Recently the FCC announced that it would regulate Internet service providers under Title II of the Communications Act. The decision has attracted a great deal of attention in the media and there is currently a vigorous debate about efficacy of this new policy. Regardless of those questions the FCC rules obscure larger issues with regulations issues in this sector. The last authorization of the Communications Act was passed in 1996. There is widespread bipartisan agreement that Congress should play a larger role. The Communications Act outlines what actions the FCC may and may not take. These restrictions make it difficult for the FCC to craft optimal policies. But, Congress operates under far fewer restrictions. At a recent Brookings event, Nonresident Senior Fellow Stuart Brotman discussed three ideas for improving the stale law.
The original Communications Act of 1934 requires that broadcasters operate in the “public interest, convenience and necessity”. Congress failed to fully define the enigmatic term. The FCC and the courts have struggled to craft and interpret regulations since 1934 because of the lack of clarity. If Congress devoted itself to thinking critically and developing a well-thought-out standard, then it would make it easier for the FCC to regulate future communications technologies. Instead of venturing into new policy territory with every new innovation, it could apply a clear standard.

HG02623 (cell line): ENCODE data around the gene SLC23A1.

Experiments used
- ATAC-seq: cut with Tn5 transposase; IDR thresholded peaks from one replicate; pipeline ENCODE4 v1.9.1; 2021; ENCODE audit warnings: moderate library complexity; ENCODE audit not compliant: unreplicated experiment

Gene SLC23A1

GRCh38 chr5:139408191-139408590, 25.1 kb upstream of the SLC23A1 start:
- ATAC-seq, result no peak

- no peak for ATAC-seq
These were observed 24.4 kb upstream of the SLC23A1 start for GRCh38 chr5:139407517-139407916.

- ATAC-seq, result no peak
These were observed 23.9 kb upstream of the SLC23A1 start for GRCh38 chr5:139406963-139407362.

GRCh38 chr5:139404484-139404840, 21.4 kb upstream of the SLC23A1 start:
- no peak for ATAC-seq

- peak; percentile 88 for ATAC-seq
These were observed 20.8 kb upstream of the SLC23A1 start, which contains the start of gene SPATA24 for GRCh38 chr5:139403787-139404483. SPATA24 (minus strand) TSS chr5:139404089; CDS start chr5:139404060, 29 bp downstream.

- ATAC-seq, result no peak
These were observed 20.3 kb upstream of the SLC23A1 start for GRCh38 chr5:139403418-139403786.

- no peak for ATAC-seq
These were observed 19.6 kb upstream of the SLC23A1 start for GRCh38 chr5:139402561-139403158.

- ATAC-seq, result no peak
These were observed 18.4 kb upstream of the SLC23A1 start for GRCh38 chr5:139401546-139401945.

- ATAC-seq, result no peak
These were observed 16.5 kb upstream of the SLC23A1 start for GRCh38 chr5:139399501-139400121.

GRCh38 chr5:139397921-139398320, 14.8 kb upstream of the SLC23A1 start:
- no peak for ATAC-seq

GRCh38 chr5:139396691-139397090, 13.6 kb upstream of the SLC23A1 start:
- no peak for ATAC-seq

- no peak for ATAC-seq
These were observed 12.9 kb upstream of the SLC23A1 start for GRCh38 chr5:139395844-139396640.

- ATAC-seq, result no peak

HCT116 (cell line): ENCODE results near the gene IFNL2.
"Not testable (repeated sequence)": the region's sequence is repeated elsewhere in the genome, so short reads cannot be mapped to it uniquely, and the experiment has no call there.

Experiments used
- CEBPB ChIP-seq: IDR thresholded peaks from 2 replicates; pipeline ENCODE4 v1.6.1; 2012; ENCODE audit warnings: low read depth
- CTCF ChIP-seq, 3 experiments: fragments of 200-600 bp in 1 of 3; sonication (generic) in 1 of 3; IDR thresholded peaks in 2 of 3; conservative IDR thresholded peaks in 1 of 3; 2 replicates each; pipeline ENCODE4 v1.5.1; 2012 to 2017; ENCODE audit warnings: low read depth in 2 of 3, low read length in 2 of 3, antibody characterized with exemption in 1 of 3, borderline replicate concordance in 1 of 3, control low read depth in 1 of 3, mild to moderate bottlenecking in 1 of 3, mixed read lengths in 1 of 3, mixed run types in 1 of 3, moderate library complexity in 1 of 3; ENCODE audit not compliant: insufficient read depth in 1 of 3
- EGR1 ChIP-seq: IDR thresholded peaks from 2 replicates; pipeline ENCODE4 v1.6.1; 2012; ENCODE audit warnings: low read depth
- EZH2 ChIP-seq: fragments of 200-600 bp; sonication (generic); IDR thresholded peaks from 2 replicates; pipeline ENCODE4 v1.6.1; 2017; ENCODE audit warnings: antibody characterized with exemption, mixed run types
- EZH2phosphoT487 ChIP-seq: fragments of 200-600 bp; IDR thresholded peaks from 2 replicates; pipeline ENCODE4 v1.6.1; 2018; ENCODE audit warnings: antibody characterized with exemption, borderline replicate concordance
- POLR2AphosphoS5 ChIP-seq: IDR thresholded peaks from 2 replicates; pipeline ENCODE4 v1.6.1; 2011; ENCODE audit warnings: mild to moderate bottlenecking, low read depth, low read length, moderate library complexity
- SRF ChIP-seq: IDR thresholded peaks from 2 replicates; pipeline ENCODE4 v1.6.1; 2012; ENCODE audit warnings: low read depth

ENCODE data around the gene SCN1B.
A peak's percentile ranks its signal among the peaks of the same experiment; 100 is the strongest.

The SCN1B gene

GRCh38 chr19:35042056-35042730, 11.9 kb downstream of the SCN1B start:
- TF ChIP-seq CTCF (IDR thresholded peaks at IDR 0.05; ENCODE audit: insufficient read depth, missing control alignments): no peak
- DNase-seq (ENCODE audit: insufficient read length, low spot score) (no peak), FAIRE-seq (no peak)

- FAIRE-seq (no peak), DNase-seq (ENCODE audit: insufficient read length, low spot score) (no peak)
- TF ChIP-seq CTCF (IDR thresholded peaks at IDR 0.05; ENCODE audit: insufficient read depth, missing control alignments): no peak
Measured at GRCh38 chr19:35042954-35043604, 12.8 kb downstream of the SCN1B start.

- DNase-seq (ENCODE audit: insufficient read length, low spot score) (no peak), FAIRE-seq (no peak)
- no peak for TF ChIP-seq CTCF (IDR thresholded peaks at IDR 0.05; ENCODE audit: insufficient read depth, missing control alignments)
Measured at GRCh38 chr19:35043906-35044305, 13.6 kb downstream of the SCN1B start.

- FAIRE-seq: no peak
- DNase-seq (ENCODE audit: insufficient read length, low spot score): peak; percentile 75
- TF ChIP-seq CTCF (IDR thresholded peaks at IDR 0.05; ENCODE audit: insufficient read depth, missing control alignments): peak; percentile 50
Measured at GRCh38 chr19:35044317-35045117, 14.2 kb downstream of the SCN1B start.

The rapid clip of innovation means that new technologies emerge even quicker than in the past. This means that regulators can’t just focus on today’s policy conundrums but must also be fortune tellers. This is an impossible task. Sunset clauses in a reauthorized Communications Act would require FCC to reconsider whether regulations made sense after a set period of time. If a section of a law seemed hopelessly antiquated, then it could expire. This would place political pressure on Congress to update the law.
The Internet is not just an engine for commerce but a dynamic platform that is useful for a variety of tasks. From a regulatory perspective this presents a complex challenge. A company that sells an app for measuring bio stats could fall under the purview of numerous federal agencies. Today more companies cross these jurisdictional borders. Congress can help by redefining the responsibilities of agencies. This will help to reduce uncertainty for businesses and ensure that bad actors are caught rather than slipping through cracks of the system.
Below is video from the full event. More TechTank articles are available here.